“Journalism: an ability to meet the challenge of filling the space.” – Rebecca West, Born Dec. 21, 1892.
The hardest part about writing is the writing. Having ideas is easy. Everyone has ideas. But not everyone writes.
I mean, most people CAN “write” – in the sense that they are literate. But most people can't WRITE. And write. And write.
It's work. It's a grind. Scribbling or typing or dictating – for hours and hours while your brain runs hot, creating the next sentence just ahead of the cursor.
Once, Harlan Ellison famously set up shop with his typewriter in a bookstore display window, and wrote for eight hours straight, in view of passersby. The idea being, he wanted to demonstrate that writing was WORK.
So here is some practical advice, if you think you would like to write professionally, even on the side.
Build up your chops.
Take a Saturday, or spend a late evening. Just write. Continuously. For hours. About whatever. It doesn't matter. Make it up as you go. Don't do anything else. Have a beverage close by. Don't take breaks. Don't stop to think for more than a few seconds.
Write and write and write. One word after another. One sentence after the next. Paragraph after paragraph.
It might be trash, content wise. That's not the point of the exercise. The point is to get good at the WORK part.
So that when you get those good ideas like everyone does, you have the physical capability of tippity tapping that idea into reality with your writing.
The more you do it, the better you get. Faster. Easier. You'll be in “writing shape” and even random musings will be a cut above what a non-writer could come up with.
But most importantly, where non-writers would be finger-cramped and brain-fried, you are a well oiled machine, humming along as the pages practically fill themselves.
And being able to “fill the page” is an incredibly valuable skill to have when the cards are down and deadlines are looming and you have to crank out a miracle.
<!—- lagniappe So look, the above advice is great to just get your physical skill at writing up. To prove you can do it, it doesn’t matter what you write - it doesn’t even need to be edited. It shouldn’t be gibberish, but you can write about how writing is hard, and what it feels like to be stuck, and why you want to do it and blah blah blah. But this little extra bit is about what comes next. How to harness that ability to crank and churn so that you can produce usable work. 1. Start with a point. An idea. A topic where you have something to say. 2. Take that main point and figure out WHY it needs to be said. Are other people wrong about it? Is it uncommon knowledge? If you’re re-treading a well-worn path, are you at least framing it around your personal experience to make it unique? 3. Now plan a structure. Just like in grade school when they teach you to write an essay for class. Break it up by paragraph. Then break it up by sentence. Frame it with an intro and an outro - hey, kind of like some emails you might read sometimes. 4. Now just sit down and write it. 5. Did you get stuck? Move to the next section and keep going. Finished all sections and have one that’s still stuck? Go back to planning mode and break it apart even further. Add more sentences. Add another paragraph if needed. The point is to use the overall plan to PREVENT halting all progress when you hit a roadblock. You can coast past it, then come back to it after. Write to the end before you circle back. That’s it. That’s my simplest, best advice. First, figure out if you can write and not hate it. After that, the game is finishing everything you start, and publishing it - otherwise, what’s the point? —->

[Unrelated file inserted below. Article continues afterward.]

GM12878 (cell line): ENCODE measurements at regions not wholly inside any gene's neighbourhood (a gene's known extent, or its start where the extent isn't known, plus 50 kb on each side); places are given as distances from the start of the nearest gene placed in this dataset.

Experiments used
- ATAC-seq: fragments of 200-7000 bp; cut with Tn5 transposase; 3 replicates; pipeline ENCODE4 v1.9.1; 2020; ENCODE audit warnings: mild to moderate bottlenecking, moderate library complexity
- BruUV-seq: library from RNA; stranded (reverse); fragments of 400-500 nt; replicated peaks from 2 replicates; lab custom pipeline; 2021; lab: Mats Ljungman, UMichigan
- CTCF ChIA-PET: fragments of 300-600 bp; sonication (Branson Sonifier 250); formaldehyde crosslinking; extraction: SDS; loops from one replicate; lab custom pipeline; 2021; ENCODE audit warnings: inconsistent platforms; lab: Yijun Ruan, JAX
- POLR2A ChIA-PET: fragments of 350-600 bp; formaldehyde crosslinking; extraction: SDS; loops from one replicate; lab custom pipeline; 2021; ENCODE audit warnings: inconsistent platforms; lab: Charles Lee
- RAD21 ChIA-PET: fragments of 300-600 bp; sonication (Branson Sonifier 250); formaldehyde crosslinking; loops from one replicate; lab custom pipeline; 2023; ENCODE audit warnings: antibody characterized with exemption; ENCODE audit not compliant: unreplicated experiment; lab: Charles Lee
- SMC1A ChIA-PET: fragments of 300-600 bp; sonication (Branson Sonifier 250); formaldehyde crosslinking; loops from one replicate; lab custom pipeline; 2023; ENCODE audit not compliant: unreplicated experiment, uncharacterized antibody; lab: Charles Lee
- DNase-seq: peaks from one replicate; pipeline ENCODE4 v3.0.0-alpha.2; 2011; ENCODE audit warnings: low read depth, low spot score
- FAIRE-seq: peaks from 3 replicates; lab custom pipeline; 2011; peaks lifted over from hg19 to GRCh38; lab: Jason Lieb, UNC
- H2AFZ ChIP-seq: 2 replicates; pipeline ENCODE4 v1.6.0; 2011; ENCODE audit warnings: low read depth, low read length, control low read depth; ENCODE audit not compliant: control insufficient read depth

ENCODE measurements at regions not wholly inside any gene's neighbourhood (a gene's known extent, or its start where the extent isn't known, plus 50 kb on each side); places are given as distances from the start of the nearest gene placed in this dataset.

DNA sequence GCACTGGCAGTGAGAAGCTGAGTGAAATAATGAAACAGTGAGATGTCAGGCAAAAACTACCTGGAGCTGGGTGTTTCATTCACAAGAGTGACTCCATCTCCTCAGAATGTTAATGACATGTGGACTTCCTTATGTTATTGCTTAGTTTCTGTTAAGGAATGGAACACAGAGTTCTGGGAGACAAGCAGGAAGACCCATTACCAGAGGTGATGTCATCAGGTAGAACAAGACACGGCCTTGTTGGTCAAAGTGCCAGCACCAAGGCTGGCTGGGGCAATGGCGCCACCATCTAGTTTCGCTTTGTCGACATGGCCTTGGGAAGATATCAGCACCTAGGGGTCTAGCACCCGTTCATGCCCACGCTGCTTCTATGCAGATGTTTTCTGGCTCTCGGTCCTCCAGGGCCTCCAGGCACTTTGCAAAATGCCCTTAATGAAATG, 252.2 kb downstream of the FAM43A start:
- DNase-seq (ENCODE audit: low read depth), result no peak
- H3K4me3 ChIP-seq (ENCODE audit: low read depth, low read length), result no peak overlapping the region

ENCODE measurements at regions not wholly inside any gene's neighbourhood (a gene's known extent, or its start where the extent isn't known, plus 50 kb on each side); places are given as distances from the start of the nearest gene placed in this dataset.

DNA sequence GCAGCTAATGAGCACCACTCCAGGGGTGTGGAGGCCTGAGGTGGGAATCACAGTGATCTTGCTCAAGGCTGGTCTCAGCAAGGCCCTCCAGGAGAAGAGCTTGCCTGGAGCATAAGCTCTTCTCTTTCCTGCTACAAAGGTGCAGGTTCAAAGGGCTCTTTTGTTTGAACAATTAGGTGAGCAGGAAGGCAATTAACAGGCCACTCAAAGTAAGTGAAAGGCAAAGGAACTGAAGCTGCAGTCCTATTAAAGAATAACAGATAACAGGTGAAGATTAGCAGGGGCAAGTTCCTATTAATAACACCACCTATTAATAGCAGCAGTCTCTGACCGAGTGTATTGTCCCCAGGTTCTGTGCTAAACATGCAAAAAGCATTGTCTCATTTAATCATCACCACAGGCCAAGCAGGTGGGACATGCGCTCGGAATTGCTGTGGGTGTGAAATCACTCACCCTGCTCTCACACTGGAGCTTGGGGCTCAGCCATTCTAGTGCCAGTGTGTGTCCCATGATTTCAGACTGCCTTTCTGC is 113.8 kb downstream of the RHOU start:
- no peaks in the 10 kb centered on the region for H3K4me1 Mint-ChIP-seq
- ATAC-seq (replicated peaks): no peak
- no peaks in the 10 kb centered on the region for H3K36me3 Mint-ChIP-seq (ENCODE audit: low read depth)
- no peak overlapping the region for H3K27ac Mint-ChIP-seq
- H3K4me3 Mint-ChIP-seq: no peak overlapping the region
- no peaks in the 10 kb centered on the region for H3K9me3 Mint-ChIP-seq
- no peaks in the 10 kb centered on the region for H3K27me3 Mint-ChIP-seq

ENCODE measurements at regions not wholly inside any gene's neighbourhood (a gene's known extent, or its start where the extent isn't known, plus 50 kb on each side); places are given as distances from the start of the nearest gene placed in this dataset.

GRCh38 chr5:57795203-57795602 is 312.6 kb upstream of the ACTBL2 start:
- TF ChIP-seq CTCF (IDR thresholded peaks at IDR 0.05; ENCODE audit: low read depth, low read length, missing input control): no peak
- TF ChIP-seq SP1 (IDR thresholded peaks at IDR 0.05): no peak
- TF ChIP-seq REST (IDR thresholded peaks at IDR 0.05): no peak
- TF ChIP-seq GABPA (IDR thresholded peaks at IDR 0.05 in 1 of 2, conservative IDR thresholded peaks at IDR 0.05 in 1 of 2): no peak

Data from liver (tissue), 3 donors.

5 thoughts on “Most Wannabe Writers Lack the Muscle to Reach Page Two”
Man, I'm glad you mentioned HE. Yeah, he was of an era when artists had to produce a lot of good, quality writing. My favorite YouTube video is "Pay the Writer". If you haven't seen it you are really missing a great rant. Thanks for another great post.
Met him in person once at DragonCon where he was a guest but I bumped into him on the comic book show floor and he was shopping. So I just thanked him kindly for the entertainment, shook his hand and walked away. Right after me, someone else grabs him and does the Wayne’s World “NOT WORTHY” bow thing and tries to get him to sign something or other. And I got to witness a classic Harlan rant in person. “DO YOU SEE A PEN IN MY HAND? AM I AT A LITTLE TABLE WITH MY NAME ON A CARD? NO, BECAUSE THAT WAS AN HOUR AGO! THERE WAS A LINE, AND BROTHER, IT WAS LONG! NOW FUGGOFF, I’M TRYING TO BUY GREEN LANTERN COMICS!”
Thanks a ton, Colin! This is such a great idea. And I think it can be applied to other activities as well such as meditation, drawing, marketing, etc.
Funny you say that. It’s actually something I ported over to writing from my past as an art student. 🙂
When I first saw this subject line, I wondered if this post (email, in my case) was a challenge: would I be able to read to the second page.
Little did I know that the "challenge," so to speak, would be to write…and write and write.
Anyway, I have to get back to work, which involves writing (or rather, re-writing).